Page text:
California’s South Coast Air Quality Management District (AQMD) Hearing Board has given Exide permission to reopen its Vernon lead smelter after the company installed environmental protections.
The protections include air quality control equipment that monitors arsenic emissions and stops lead-contaminated dust from being released during upgrades. Exide is also obliged to submit monthly status reports to the AQMD Hearing Board.
Exide plans to spend $5m to meet the conditions. The facility should reopen by the end of this year, the company stated.
“I’m confident that the equipment we’re putting in will allow us to achieve the new air quality standards we’re being held to,” said Thomas Strang, Exide’s vice president for environmental health and safety.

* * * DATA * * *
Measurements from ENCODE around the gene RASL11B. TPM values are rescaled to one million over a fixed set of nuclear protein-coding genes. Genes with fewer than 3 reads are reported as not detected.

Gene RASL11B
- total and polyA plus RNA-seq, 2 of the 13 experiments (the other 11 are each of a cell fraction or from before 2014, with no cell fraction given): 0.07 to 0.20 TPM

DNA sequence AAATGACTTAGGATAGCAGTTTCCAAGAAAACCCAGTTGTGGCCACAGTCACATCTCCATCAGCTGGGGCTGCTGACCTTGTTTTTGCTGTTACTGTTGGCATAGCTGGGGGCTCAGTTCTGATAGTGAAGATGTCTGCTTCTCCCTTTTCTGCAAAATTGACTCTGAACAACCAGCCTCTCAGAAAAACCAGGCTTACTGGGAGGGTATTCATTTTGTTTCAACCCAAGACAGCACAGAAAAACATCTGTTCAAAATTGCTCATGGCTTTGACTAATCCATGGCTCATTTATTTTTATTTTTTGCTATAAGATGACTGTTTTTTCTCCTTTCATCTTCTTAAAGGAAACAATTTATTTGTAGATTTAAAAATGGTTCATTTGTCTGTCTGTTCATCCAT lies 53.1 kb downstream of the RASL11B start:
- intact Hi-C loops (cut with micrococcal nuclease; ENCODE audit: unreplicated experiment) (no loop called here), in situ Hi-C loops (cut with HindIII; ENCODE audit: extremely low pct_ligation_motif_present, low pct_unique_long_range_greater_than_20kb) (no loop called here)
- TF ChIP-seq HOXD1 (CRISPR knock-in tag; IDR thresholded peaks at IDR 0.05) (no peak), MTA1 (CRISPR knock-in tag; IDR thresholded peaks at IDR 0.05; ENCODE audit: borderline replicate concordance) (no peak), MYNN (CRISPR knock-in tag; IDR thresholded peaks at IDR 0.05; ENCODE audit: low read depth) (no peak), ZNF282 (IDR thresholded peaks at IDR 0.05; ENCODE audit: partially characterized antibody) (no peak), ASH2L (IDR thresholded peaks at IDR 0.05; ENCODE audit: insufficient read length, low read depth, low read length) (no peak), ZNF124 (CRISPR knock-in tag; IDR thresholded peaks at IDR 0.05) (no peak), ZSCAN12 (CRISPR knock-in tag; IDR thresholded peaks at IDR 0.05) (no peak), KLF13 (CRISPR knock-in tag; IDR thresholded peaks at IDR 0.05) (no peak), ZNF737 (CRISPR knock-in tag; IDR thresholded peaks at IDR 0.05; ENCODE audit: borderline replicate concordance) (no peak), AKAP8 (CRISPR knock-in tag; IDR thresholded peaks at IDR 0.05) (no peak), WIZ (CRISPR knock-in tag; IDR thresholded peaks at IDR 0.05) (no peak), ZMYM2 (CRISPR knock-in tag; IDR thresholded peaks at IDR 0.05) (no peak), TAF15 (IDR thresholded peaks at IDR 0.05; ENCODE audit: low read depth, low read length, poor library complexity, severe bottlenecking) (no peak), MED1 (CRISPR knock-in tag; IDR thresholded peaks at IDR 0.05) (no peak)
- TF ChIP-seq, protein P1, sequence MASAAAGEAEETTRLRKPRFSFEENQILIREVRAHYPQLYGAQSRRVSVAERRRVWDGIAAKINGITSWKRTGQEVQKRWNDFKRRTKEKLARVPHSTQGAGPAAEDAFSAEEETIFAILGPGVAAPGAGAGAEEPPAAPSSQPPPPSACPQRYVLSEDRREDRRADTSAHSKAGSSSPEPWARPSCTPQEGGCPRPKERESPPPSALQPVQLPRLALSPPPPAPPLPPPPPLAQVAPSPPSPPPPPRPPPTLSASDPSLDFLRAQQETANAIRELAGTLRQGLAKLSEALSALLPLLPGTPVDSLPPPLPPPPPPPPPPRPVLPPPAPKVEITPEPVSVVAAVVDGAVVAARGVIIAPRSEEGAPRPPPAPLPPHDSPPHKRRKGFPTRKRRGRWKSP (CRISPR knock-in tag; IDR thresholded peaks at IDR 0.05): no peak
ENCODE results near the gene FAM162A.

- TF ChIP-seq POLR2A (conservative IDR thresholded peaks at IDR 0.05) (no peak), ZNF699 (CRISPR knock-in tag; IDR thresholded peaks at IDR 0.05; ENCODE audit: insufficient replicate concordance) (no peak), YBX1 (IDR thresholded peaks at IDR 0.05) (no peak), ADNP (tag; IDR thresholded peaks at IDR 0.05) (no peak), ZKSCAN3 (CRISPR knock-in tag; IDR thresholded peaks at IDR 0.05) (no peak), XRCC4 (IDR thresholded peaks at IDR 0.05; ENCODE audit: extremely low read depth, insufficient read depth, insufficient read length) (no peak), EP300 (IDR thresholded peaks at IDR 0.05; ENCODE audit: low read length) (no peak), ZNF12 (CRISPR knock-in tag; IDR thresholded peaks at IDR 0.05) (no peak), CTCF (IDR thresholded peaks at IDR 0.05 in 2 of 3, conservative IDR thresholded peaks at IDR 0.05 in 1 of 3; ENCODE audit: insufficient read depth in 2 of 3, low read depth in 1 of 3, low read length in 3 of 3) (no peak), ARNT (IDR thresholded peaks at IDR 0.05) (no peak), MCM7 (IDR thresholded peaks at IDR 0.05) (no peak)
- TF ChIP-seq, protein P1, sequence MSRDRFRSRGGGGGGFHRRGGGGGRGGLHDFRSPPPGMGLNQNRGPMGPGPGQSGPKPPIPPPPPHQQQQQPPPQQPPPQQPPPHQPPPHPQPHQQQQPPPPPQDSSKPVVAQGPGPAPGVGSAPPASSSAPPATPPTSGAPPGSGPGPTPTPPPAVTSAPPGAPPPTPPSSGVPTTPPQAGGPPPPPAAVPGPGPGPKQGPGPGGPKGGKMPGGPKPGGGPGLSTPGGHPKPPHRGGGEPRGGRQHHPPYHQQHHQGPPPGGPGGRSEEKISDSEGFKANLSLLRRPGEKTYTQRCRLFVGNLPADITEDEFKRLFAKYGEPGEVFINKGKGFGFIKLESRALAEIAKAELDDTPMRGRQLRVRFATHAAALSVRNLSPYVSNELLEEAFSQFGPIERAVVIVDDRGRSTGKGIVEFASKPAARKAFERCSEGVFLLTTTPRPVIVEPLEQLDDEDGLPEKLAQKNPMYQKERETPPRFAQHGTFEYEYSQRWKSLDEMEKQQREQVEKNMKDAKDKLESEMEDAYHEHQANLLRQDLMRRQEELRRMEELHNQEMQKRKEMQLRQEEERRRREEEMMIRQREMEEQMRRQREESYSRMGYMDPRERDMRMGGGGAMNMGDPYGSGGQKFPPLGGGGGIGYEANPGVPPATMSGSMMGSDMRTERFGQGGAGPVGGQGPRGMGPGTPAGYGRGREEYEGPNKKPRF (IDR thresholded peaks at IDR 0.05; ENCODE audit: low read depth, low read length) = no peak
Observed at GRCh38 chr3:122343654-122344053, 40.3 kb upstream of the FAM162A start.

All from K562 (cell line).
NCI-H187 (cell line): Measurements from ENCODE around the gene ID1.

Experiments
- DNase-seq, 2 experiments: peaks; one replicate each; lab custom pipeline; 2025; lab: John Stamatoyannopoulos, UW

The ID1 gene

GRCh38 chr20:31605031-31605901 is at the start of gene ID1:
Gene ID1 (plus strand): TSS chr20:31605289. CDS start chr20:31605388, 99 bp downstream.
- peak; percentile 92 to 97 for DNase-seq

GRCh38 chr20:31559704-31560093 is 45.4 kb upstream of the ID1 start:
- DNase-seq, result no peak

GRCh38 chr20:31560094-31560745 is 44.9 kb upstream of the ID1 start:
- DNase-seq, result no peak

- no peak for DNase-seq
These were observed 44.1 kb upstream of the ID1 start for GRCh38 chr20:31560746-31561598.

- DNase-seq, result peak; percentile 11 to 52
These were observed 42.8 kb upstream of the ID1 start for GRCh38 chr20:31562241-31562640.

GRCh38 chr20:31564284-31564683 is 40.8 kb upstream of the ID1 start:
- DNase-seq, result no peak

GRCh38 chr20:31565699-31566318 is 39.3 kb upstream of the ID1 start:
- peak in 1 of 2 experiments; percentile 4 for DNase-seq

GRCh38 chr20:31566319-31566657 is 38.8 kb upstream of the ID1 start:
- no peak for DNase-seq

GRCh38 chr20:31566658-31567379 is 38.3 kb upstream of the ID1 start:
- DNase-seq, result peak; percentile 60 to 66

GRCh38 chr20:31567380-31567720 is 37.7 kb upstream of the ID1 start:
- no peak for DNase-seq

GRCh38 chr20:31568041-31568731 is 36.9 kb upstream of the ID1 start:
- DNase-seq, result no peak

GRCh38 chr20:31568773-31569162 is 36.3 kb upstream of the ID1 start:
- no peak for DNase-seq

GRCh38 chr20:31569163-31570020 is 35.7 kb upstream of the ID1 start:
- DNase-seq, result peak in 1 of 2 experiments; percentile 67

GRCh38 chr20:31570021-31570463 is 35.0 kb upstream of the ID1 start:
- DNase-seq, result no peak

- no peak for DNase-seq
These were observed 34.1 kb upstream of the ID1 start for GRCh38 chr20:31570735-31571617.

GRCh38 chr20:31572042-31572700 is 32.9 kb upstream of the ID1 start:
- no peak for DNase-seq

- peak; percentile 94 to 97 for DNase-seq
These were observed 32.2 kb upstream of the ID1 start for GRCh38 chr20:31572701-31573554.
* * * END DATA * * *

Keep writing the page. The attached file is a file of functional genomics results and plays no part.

Strang joined Exide in May and is overseeing the enhancements. “Completing this plan will enhance the environmental performance of our Vernon facility and allow us to resume our role as part of California’s green economy,” he added.
The facility stopped operations in March this year, after the AQMD denied Exide’s request to operate while implementing the enhancements.
Exide has provoked environmental concerns since March 2013 when a study by the AQMD found arsenic emissions from the plant. It has been summoned more than 30 times, mostly for emitting lead.
Exide will also dismiss its lawsuit challenging regulations the AQMD established in January.